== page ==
By Anne Marie Amacher
The Catholic Messenger
DAVENPORT — Singing, dancing, incense, prayer, a balloon release and outdoor procession kicked off the Vietnamese Catholic Community’s celebration marking the Feast of the Assumption at Sacred Heart Cathedral on Aug. 14, one day before the official feast day.
In the cathedral’s courtyard, Bishop Thomas Zinkula, 14 priests and two deacons gathered with the Vietnamese community to begin the celebration. Bishop Zinkula incensed the outdoor Our Lady of LaVang statue and then a smaller one that four Vietnamese women would carry in the procession later. Father Thang Hoang, rector of Divine Word College in Epworth, Iowa, led the outdoor celebration and presided at Mass. Women with roles in the celebration wore traditional Vietnamese clothing, as did many others in the crowd.
A rosary-shaped grouping of balloons and bunches of colorful balloons were released before various parish groups processed into the cathedral and took their seats. The four Vietnamese women carried a platform holding the smaller statue of Our Lady of LaVang, surrounded with flowers, into the cathedral and placed it just outside the sanctuary. Young girls placed flowers in a vase in front of the statue.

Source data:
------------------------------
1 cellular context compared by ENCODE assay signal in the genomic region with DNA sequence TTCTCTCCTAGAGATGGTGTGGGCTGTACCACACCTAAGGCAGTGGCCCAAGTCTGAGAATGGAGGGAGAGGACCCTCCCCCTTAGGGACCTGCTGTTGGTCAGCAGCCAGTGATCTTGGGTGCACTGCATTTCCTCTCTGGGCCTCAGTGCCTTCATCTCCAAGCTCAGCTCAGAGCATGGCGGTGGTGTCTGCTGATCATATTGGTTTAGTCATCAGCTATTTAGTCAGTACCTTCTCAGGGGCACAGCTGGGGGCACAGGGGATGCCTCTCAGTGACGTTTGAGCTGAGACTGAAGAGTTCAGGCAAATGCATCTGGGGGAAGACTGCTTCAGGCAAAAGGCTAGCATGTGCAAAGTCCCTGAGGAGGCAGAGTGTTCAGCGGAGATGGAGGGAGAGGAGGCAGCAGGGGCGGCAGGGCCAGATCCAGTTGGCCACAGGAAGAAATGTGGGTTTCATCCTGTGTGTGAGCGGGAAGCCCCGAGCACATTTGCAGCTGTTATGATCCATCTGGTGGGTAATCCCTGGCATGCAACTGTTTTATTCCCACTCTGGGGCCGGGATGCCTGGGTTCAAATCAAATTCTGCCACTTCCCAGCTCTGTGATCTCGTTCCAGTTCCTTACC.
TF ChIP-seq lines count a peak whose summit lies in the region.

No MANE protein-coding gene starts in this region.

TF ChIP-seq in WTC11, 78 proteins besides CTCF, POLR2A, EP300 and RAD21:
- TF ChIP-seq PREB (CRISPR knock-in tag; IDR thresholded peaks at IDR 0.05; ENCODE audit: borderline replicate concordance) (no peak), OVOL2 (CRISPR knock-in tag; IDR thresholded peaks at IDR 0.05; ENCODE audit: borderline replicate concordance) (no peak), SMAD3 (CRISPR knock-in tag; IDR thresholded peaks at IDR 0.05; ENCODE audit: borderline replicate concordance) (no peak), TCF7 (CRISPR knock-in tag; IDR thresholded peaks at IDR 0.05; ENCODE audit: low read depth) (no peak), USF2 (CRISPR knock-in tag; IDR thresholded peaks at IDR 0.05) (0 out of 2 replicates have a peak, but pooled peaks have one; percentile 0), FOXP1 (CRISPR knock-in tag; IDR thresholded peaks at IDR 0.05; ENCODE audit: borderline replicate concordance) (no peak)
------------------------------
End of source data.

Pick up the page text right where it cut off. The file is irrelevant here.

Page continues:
Concelebrants were Bishop Zinkula, Father Thom Hennen, the cathedral’s pastor; Father Joseph Phung, pastor of Holy Family Parish in Fort Madison; Father Hai Dinh, pastor of St. Mary parishes in Lone Tree and Nichols and St. Joseph Parish in Hills; Father Khoa Le, parochial vicar at Ss. Mary & Mathias Parish in Muscatine; and nine priests of Divine Word College.
Father Khoi Nguyen gave the homily in Vietnamese and Father Hoang translated the main points in English. Father Hoang said the celebration of the Assumption of Mary reminds the faithful that life is temporary and the final destination is heaven. Mary, as the faithful’s companion and mother, “never forgets her children.”
The Vietnamese community served homemade food during a reception after Mass that included singing and a celebration. Trien Martin Ngo, a representative with the Vietnamese community, said the community formed 42 years ago and Sacred Heart Cathedral has been its home since 2001.
“The Assumption is important to many of us as the Virgin Mary’s heavenly birthday (the day that Mary was received into heaven). Also, Mary is considered as a patron saint of the Vietnamese Catholic. Our Lady of LaVang (Vietnamese: Đức Mẹ La Vang) refers to a reported Marian apparition at a time when Catholics were persecuted and killed in Vietnam. Vietnamese Catholic communities celebrate around the world and many in the U.S.”
While many parishes in the U.S. celebrate the feast day, the biggest “Marian Days” celebration is in Carthage, Missouri. Each year about 50,000 to 100,000 Vietnamese Catholics travel to Carthage to celebrate for nearly a week. Marian Days also offers opportunities for individuals, family and friends to come together for a celebration, enhancing their relationship with God through reconciliation and prayers.